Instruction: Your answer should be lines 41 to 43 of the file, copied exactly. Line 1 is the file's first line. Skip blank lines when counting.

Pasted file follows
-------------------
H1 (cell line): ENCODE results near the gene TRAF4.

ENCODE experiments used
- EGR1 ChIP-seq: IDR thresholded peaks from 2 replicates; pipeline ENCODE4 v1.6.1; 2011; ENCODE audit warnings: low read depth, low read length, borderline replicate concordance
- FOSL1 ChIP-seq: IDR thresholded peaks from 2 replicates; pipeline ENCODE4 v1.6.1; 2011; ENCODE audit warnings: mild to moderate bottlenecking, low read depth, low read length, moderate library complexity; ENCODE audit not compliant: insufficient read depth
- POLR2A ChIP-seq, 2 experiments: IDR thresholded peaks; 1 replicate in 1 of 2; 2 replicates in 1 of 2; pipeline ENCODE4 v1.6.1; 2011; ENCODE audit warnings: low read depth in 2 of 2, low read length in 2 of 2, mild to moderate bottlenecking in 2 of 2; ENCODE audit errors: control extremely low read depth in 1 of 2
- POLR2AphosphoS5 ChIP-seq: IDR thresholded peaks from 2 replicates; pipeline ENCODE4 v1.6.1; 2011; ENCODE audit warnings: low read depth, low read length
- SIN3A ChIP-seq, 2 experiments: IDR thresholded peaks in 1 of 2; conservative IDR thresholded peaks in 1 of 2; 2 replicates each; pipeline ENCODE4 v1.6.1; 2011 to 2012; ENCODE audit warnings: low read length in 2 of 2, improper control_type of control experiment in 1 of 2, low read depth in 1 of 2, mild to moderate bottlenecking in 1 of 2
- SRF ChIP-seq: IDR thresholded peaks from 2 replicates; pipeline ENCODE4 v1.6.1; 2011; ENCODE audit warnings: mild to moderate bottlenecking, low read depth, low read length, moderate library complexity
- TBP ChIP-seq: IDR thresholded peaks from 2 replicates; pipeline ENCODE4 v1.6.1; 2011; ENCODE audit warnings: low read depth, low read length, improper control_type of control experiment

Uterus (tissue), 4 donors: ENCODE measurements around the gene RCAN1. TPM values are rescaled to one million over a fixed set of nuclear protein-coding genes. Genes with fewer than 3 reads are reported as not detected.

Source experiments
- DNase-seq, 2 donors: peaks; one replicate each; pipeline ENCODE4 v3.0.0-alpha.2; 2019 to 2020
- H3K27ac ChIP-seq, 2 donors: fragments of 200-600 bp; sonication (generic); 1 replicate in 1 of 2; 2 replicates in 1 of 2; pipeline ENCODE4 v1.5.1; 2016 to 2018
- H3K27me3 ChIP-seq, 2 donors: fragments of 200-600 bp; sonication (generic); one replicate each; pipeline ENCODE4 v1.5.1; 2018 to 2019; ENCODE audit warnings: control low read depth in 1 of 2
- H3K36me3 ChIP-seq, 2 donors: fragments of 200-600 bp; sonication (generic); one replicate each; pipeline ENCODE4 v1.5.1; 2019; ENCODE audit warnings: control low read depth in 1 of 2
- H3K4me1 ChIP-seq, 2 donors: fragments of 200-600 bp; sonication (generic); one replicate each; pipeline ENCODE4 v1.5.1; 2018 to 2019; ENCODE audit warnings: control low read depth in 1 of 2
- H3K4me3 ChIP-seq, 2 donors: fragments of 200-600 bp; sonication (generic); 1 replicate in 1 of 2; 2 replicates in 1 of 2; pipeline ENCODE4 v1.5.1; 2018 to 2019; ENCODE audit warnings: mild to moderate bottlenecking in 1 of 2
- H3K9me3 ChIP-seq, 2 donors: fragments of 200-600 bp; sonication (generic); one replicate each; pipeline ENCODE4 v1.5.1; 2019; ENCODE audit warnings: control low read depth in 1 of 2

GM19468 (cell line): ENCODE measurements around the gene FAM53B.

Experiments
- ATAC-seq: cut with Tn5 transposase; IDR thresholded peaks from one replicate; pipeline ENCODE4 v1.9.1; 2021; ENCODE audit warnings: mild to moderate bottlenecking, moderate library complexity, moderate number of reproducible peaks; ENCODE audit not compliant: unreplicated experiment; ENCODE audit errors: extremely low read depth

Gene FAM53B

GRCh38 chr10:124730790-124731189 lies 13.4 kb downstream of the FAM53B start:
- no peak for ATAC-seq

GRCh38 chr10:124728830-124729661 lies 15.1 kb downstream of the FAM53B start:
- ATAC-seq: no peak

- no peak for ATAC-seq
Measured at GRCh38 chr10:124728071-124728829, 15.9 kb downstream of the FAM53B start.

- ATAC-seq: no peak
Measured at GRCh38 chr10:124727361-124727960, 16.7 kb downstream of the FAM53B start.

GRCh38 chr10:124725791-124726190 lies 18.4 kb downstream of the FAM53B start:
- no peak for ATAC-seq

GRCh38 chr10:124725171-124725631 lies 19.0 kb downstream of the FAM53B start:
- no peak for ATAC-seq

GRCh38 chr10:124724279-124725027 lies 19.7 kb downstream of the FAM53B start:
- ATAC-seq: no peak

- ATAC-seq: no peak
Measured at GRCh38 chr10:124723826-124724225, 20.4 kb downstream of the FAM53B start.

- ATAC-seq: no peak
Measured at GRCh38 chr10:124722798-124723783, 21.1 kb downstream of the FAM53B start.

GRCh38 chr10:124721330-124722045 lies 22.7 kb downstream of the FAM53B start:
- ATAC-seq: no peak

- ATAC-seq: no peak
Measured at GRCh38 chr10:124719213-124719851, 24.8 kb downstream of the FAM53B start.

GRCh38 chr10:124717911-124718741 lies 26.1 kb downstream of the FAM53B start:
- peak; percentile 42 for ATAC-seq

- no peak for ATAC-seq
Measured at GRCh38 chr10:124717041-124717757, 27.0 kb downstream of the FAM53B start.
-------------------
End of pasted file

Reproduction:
GRCh38 chr10:124721330-124722045 lies 22.7 kb downstream of the FAM53B start:
- ATAC-seq: no peak

- ATAC-seq: no peak